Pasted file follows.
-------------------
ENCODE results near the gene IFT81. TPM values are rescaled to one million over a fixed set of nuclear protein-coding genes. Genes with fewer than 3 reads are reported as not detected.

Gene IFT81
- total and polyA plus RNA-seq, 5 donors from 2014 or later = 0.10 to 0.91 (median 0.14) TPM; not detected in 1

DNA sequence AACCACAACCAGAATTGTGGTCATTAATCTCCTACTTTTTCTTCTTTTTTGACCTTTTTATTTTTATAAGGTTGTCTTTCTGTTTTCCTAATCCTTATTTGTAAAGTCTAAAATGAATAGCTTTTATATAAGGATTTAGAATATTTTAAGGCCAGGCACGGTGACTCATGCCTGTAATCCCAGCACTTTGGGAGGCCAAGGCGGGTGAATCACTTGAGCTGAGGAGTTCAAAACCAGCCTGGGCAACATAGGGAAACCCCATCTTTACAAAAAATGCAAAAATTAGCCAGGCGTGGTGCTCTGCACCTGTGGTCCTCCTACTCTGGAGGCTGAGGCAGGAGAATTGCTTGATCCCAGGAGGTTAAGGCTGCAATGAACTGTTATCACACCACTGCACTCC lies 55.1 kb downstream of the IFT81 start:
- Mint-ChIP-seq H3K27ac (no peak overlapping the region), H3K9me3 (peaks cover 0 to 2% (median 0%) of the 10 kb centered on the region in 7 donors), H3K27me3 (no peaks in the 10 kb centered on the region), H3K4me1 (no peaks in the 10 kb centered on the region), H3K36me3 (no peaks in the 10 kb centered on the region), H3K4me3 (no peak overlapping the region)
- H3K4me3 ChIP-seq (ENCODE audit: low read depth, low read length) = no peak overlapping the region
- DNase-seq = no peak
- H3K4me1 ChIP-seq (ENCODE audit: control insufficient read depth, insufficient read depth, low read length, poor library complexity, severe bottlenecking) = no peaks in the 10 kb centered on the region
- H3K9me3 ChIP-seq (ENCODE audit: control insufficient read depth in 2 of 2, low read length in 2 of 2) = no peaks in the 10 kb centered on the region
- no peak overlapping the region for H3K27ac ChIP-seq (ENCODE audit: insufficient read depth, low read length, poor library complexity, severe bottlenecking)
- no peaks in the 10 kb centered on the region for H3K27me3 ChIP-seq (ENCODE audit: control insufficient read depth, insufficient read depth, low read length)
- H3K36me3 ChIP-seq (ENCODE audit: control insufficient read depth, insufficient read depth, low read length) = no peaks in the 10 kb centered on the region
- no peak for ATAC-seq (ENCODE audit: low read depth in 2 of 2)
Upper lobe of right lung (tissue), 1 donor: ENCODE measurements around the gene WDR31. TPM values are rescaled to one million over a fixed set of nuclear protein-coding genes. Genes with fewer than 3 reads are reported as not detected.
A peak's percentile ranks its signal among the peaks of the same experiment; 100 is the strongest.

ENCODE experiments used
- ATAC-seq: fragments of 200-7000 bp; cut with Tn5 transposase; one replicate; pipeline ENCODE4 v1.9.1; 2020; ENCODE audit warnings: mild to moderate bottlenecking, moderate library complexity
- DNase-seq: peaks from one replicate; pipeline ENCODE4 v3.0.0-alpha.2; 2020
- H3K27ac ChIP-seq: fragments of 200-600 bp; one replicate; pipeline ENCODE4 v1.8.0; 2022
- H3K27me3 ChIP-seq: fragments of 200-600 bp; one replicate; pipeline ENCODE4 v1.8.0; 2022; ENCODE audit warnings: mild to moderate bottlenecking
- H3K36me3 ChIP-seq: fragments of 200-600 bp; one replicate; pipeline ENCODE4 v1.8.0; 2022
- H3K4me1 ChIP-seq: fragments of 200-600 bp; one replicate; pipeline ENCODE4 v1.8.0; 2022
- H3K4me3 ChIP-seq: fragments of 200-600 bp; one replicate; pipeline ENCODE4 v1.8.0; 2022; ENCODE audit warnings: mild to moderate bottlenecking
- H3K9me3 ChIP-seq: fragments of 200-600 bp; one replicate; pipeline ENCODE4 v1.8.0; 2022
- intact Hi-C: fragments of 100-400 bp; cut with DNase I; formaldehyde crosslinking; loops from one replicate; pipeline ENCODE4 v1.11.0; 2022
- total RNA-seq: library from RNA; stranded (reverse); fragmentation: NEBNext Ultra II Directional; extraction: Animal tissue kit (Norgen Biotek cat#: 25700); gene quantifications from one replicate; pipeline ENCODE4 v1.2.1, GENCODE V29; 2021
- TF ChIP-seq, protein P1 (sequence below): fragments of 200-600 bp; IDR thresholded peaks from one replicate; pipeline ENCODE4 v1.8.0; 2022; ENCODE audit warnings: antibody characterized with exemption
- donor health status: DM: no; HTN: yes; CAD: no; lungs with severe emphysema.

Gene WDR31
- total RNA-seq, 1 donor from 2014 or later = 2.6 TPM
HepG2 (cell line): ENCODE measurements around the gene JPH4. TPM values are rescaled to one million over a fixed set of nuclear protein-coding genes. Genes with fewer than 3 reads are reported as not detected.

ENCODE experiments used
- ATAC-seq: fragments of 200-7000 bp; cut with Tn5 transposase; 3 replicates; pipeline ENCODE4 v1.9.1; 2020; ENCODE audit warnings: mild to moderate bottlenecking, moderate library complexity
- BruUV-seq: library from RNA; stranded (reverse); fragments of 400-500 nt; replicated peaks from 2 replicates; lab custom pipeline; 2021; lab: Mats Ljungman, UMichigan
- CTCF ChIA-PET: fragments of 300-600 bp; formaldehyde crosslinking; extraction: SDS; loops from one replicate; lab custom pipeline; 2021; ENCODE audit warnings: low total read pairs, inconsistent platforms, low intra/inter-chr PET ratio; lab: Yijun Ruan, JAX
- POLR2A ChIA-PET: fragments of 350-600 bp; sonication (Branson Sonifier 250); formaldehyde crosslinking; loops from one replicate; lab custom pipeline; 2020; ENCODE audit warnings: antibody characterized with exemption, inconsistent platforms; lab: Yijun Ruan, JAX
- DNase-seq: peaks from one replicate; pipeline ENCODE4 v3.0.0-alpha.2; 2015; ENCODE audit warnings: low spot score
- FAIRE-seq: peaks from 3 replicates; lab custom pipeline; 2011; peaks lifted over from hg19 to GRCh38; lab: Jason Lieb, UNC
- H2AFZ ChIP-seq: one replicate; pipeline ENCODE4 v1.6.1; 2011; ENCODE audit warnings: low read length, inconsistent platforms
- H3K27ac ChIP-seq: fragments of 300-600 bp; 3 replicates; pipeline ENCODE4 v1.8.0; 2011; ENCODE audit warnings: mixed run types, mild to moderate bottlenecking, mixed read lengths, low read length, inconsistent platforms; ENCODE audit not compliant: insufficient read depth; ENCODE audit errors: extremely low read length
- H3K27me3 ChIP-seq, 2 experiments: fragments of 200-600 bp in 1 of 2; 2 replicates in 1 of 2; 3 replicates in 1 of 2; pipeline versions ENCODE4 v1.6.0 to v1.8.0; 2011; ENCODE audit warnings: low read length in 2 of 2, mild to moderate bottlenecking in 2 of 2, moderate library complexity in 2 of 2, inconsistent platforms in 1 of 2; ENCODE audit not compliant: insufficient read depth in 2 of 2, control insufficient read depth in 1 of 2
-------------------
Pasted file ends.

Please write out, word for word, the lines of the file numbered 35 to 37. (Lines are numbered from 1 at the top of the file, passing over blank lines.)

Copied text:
- CTCF ChIA-PET: fragments of 300-600 bp; formaldehyde crosslinking; extraction: SDS; loops from one replicate; lab custom pipeline; 2021; ENCODE audit warnings: low total read pairs, inconsistent platforms, low intra/inter-chr PET ratio; lab: Yijun Ruan, JAX
- POLR2A ChIA-PET: fragments of 350-600 bp; sonication (Branson Sonifier 250); formaldehyde crosslinking; loops from one replicate; lab custom pipeline; 2020; ENCODE audit warnings: antibody characterized with exemption, inconsistent platforms; lab: Yijun Ruan, JAX
- DNase-seq: peaks from one replicate; pipeline ENCODE4 v3.0.0-alpha.2; 2015; ENCODE audit warnings: low spot score